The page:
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Veronica Mars Review: Film Adaptation “Is Akin to a Killer Episode”

Kristen Bell
Kristen Bell's Veronica Mars isn't just marshmallow fluff. The film adaptation "is akin to a killer episode," writes Us Weekly's film critic Mara Reinstein

In theaters Friday, March 14 

3 stars (out of 4 stars)

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Well played, Marshmallows.

Last year, $5.7 million was raised on Kickstarter to fund a big screen version of a cult TV show that never garnered 5.7 million weekly viewers during its three seasons on the air. High donors got tickets to the premiere and walk-on roles. Low donors got a copy of Rob Thomas' script. But everyone gets the big prize: A pulpy and sly murder mystery that aims to please.

(It also features a slew of inside jokes. See: Marshmallows).

So, where'd we leave off? Ten years have passed since our beloved, dryly hilarious former teen PI (Kristen Bell, all in) graduated from Neptune High. She's now a budding NYC lawyer dating amiable, impossibly bland "Piz" (Chris Lowell). She's lured back home when her ex Logan (Jason Dohring) is accused of killing his girlfriend — a famous pop singer and former classmate.

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Not much has changed in that upper class, coastal California community. Quick rundown: Veronica’s dad, Keith (Enrico Colantoni) has resumed his sheriff's post; Wallace (Percy Daggs III) is now a coach at his alma mater; Weevil (Francis Capra) has cleaned up and rid himself of the PCHers; and Logan — one of TV's most unlikely heartthrobs — is still a moody brooder. He greets his Veronica with a platonic hug, but it doesn’t take a LoVe expert to know where this is going. And for those who are curious, Teddy Dunn's Duncan Kane is MIA. High school love triangles are soooo high school.

Though Keith warns Veronica to stay out of l'affair de Logan, she just can't help herself. Soon, the dogged investigator is reunited with her old pal: the long-lens camera. Age has only made her sharper and snappier — and now she's able to utilize all sorts of nifty, 2014-era technological resources to aid her analysis. The victim's crazy stalker (Gaby Hoffman) seems suspicious. What was up with that cryptic text? All the partiers on that doomed booze cruise need to get their alibis together too. (It's a treat to watch her grill Ryan Hansen's lecherous lothario Dick Casablancas).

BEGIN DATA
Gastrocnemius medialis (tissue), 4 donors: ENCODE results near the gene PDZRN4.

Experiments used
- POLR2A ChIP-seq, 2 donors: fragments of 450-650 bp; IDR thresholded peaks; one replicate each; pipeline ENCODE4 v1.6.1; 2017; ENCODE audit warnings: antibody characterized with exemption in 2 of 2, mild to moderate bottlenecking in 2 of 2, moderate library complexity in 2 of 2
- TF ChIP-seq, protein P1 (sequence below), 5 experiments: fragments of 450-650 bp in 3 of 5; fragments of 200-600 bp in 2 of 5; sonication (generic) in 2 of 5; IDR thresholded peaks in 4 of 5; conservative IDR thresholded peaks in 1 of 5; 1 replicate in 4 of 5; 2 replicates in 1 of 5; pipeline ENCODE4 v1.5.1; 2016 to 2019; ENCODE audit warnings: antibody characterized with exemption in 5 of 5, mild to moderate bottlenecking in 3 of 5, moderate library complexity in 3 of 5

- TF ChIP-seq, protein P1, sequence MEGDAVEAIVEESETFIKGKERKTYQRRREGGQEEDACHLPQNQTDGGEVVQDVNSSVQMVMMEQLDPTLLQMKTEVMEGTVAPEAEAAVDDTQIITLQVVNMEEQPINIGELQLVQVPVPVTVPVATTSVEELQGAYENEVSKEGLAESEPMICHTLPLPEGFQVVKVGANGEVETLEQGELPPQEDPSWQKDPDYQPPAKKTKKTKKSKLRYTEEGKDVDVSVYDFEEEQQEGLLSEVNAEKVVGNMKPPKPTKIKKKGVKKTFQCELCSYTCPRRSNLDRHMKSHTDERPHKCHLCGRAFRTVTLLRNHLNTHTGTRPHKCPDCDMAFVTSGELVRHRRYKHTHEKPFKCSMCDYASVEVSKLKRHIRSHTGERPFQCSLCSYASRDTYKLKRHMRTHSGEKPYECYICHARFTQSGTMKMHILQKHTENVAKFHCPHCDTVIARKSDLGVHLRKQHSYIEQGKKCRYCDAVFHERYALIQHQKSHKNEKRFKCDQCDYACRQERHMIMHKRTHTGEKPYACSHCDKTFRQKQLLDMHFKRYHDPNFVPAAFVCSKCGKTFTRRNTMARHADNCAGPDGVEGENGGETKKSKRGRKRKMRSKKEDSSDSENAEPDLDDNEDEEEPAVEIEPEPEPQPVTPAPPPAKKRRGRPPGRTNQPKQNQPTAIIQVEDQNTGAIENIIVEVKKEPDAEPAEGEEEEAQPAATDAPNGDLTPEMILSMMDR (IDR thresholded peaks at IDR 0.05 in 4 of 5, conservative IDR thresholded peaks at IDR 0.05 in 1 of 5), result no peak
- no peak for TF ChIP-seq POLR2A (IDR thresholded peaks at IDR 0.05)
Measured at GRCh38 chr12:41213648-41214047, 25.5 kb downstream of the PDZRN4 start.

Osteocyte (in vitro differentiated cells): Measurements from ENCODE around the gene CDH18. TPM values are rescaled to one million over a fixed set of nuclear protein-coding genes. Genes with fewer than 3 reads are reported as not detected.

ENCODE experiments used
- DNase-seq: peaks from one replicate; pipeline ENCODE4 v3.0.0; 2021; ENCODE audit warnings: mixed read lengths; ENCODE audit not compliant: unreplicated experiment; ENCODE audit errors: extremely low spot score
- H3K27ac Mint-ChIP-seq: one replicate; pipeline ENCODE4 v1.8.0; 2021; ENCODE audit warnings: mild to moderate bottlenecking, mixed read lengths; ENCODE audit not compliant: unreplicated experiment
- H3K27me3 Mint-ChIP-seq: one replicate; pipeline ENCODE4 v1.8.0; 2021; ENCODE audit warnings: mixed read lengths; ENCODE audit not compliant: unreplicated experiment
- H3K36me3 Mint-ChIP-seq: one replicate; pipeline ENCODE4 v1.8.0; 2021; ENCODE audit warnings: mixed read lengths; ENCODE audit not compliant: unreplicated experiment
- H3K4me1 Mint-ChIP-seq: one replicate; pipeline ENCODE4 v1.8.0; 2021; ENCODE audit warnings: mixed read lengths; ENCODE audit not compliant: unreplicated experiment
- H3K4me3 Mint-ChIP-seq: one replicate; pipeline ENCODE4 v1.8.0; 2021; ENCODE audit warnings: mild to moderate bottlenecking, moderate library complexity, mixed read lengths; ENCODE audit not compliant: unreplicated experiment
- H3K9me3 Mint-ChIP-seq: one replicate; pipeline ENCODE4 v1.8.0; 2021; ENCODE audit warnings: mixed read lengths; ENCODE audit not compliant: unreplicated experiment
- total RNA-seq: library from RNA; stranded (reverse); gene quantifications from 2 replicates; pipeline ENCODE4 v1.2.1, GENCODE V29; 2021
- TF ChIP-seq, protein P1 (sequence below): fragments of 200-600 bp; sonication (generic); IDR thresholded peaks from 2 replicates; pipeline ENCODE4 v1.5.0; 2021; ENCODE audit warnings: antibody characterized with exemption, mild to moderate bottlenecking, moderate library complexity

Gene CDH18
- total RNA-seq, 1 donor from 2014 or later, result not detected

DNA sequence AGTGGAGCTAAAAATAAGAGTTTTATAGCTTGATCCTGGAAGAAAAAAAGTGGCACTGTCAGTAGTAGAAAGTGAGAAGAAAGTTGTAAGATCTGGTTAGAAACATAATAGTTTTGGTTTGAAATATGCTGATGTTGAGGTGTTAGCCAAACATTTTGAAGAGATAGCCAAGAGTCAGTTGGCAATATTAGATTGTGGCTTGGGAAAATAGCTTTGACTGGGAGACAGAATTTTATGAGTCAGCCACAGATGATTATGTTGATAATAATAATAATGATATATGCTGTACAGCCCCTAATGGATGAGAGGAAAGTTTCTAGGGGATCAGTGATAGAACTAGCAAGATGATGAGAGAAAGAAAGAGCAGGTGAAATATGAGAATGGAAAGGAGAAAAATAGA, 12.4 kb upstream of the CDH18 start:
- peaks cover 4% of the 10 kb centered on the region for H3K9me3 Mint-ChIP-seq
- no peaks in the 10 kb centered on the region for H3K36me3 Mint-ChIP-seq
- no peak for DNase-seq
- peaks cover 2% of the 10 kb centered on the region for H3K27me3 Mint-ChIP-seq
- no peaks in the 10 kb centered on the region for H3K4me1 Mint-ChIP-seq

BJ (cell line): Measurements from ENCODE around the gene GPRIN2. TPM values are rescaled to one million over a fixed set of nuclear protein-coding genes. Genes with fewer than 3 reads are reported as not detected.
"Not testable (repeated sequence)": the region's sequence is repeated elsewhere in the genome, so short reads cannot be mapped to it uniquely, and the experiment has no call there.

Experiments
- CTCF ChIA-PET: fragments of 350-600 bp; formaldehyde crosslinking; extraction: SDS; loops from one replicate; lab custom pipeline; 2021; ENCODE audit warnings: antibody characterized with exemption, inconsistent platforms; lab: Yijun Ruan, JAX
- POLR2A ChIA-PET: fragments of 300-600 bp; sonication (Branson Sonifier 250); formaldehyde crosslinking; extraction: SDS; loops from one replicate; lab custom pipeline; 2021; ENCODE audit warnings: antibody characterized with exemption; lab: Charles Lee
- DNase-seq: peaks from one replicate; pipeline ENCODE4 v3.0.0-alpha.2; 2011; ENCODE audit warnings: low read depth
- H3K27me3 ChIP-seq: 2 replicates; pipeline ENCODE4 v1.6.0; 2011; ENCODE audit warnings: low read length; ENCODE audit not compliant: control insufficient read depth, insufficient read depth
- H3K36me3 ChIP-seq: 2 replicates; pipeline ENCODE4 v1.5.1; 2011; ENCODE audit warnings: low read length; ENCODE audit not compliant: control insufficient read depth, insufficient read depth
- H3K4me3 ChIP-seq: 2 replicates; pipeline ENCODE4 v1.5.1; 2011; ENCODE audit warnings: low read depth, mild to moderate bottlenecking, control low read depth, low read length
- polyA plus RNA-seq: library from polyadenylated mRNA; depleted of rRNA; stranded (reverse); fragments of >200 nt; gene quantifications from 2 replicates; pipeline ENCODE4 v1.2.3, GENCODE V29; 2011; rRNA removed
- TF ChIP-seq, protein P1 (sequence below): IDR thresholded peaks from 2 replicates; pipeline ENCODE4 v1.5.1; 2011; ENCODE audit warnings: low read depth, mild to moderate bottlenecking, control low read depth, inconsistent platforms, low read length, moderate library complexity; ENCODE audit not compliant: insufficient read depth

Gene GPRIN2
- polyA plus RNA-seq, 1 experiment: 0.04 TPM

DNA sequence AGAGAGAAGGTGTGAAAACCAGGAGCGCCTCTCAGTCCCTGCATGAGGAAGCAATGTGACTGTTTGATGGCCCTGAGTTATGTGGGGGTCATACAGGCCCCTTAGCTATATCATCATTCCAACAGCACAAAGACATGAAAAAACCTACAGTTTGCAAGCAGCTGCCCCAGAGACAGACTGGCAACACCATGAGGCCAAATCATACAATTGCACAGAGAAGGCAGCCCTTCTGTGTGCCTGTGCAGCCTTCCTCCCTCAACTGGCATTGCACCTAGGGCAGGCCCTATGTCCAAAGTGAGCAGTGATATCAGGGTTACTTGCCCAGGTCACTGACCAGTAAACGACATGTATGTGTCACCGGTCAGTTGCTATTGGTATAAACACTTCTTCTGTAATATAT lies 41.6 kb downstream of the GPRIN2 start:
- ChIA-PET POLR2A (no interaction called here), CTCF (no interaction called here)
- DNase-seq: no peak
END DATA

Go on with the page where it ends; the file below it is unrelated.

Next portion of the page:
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Because Veronica is the kind of girl who tells it like it is, let's not sugarcoat things: There's something a little — well, UPN/CW — about the some of mystery's by-the-numbers plotting. And though donators might feel like they want to get their money’s worth, even they would agree that a Weevil-in-peril subplot goes nowhere. He was fifth-billed on the opening credits for a reason!

As for the V-mars virgins? At times, they'll be more confused than amused by the shout-outs and cameos. For that matter, fans who haven't seen the show since it went off the air in 2007 might leave the theater Googling, "Was Jerry O'Connell ever on Veronica Mars?" (Answer: No. He was just cast in this version. But New Girl's Max Greenfield was on the series and also appears here.)

Still, the adaptation is akin to a killer episode — plus a few swear words and a sexy PG-13 roll in the sheets thrown in for good measure. Even James Franco pops in for a charming, self-deprecating turn. The Marshmallows may do all the savoring, but rest assured that this film isn't just fluff.

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